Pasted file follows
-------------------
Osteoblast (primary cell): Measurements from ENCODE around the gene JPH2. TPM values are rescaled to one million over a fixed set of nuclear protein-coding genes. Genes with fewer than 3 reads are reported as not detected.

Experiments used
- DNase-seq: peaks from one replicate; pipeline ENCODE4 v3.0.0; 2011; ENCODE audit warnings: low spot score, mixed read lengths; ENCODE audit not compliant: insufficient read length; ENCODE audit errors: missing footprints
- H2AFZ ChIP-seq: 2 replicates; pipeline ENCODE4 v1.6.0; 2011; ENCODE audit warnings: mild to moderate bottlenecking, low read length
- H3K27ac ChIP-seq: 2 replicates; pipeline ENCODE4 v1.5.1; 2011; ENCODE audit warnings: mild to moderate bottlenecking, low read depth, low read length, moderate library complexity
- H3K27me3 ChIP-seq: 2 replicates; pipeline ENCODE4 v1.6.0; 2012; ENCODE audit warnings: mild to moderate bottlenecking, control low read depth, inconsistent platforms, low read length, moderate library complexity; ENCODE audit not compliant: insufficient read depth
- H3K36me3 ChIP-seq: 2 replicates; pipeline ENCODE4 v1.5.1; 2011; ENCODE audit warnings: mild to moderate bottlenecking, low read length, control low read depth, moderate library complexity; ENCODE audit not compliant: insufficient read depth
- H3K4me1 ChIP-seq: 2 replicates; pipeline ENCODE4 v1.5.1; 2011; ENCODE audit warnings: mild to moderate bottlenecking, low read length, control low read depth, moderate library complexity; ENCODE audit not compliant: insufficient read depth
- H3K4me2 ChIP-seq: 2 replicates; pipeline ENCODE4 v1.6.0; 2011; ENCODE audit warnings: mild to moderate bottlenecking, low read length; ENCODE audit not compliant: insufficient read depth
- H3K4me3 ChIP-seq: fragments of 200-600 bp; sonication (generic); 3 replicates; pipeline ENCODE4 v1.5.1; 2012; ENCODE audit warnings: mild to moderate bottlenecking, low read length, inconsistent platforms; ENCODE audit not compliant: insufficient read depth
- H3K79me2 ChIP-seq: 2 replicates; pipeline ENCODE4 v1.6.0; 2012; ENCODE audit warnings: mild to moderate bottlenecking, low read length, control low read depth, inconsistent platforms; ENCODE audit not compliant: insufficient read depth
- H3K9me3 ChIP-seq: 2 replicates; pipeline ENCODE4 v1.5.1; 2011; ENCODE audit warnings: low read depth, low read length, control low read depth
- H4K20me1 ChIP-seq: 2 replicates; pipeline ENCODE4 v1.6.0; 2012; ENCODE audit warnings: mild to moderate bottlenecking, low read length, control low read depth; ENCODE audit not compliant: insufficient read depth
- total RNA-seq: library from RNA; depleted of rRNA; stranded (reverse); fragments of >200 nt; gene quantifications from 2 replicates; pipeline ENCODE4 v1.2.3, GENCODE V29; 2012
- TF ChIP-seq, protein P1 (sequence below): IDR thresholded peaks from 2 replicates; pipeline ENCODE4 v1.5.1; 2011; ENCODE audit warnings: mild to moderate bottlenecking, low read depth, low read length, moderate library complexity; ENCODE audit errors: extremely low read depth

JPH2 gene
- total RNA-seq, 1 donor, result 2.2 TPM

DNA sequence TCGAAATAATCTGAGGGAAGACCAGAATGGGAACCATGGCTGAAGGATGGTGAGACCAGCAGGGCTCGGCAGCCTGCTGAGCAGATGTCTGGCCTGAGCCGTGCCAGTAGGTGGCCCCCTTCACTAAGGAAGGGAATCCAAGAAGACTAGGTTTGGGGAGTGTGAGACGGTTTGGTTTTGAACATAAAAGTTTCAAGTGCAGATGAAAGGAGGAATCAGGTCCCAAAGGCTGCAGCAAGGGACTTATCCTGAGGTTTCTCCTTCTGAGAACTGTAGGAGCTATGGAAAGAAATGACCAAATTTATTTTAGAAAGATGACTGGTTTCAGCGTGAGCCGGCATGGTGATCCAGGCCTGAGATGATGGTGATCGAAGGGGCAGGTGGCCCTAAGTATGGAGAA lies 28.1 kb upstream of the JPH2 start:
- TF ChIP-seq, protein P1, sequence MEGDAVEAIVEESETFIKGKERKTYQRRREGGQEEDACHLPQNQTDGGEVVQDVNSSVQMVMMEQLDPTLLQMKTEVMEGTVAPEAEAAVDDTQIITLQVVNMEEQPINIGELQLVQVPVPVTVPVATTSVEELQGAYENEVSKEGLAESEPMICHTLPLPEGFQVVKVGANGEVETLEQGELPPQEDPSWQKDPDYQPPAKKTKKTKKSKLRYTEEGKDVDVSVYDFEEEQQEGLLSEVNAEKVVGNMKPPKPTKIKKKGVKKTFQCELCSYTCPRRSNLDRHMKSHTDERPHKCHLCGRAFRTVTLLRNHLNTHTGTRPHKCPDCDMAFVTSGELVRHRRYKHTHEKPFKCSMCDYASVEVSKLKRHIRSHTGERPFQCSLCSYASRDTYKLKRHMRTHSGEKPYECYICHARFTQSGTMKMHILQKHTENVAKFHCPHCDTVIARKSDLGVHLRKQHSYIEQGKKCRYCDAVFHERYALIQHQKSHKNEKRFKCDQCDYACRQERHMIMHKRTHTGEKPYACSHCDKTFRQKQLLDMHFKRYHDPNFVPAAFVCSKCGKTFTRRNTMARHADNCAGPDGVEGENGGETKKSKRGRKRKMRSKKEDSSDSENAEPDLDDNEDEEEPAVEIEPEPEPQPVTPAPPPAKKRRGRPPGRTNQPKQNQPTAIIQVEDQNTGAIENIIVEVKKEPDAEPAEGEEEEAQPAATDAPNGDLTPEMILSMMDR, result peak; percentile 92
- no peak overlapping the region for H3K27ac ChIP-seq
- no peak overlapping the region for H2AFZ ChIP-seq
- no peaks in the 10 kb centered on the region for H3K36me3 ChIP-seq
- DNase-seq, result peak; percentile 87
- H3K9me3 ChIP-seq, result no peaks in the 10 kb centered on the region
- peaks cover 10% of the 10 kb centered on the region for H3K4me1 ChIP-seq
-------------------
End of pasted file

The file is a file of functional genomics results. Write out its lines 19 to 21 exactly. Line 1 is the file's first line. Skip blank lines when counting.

- TF ChIP-seq, protein P1, sequence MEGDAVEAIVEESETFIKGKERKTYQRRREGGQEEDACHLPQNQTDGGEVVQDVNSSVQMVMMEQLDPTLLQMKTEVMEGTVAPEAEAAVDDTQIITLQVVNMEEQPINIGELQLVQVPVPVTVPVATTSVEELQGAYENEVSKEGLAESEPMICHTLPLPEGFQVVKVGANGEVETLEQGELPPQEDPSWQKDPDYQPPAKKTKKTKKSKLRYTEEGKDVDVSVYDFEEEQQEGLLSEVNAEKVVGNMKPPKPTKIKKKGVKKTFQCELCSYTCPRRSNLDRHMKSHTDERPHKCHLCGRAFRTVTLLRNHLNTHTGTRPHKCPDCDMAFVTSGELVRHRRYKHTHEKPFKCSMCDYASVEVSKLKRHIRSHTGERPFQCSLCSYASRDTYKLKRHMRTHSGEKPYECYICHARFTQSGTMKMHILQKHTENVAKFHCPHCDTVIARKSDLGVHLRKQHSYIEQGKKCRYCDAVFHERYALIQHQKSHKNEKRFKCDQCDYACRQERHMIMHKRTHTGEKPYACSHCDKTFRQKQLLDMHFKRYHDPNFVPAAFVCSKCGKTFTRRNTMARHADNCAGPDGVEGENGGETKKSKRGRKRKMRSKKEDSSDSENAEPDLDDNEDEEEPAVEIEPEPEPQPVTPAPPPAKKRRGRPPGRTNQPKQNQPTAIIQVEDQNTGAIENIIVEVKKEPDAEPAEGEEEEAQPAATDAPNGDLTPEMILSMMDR, result peak; percentile 92
- no peak overlapping the region for H3K27ac ChIP-seq
- no peak overlapping the region for H2AFZ ChIP-seq